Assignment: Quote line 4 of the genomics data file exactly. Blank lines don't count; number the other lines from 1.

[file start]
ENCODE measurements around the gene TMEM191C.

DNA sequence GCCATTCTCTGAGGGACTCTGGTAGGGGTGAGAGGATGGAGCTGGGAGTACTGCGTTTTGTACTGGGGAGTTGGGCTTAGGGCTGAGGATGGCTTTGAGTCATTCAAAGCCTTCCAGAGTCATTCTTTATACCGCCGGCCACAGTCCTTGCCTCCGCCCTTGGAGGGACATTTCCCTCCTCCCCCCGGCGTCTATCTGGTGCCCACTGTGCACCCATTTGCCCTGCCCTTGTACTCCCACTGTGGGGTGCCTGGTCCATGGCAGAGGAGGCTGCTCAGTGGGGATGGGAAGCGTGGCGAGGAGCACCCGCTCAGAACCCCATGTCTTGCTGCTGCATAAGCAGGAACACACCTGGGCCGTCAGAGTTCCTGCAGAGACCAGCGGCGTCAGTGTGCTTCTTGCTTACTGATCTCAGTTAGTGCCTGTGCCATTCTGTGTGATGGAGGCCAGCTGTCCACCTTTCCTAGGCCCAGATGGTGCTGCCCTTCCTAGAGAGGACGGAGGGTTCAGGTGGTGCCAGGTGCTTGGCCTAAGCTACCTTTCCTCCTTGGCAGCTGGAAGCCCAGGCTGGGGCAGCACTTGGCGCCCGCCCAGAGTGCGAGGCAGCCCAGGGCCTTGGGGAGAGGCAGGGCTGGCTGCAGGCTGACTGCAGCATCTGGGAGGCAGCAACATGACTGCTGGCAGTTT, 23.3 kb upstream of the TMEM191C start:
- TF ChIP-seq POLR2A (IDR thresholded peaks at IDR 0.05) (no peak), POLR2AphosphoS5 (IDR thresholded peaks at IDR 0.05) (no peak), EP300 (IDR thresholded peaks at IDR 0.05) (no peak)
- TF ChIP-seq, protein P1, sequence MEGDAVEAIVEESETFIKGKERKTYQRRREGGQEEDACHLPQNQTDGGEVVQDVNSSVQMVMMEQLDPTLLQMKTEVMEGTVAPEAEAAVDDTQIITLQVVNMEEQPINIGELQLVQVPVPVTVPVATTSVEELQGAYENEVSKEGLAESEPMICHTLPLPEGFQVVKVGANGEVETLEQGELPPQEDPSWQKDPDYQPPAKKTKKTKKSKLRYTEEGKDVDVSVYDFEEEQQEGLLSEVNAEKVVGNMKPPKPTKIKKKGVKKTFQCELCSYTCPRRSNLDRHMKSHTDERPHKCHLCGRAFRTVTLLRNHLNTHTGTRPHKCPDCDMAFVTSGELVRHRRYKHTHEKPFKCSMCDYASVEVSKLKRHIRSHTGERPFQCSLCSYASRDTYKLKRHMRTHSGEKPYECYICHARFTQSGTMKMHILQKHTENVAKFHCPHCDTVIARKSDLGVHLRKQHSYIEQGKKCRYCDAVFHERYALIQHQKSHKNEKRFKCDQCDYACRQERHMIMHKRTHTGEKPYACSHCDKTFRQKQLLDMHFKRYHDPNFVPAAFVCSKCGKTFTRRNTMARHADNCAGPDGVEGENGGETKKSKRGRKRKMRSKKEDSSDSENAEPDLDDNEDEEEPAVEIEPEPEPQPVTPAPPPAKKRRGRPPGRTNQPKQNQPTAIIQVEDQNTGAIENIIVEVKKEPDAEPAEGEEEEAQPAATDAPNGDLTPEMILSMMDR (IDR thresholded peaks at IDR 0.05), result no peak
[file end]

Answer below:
- TF ChIP-seq, protein P1, sequence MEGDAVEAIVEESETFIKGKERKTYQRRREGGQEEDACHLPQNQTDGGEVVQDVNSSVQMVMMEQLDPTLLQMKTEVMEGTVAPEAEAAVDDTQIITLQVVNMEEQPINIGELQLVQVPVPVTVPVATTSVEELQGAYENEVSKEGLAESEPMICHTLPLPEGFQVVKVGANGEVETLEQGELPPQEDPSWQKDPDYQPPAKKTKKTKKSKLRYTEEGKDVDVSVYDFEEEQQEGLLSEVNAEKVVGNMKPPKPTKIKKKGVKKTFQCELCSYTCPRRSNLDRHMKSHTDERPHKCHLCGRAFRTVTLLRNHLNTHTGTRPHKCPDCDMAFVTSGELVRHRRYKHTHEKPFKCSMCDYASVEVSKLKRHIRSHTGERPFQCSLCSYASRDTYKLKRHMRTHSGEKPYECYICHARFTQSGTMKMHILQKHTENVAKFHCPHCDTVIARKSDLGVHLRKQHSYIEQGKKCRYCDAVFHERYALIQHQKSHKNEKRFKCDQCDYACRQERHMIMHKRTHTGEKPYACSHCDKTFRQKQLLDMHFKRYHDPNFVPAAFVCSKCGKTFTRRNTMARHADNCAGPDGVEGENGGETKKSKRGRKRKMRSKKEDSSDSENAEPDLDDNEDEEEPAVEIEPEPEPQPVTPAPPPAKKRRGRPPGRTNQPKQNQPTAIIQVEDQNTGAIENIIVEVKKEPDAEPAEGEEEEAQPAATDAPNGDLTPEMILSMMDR (IDR thresholded peaks at IDR 0.05), result no peak